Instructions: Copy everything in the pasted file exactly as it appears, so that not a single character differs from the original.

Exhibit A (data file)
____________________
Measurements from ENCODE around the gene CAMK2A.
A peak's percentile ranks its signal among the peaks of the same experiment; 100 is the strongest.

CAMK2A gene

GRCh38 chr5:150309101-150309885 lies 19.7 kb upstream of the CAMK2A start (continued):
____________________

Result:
Measurements from ENCODE around the gene CAMK2A.
A peak's percentile ranks its signal among the peaks of the same experiment; 100 is the strongest.

CAMK2A gene

GRCh38 chr5:150309101-150309885 lies 19.7 kb upstream of the CAMK2A start (continued):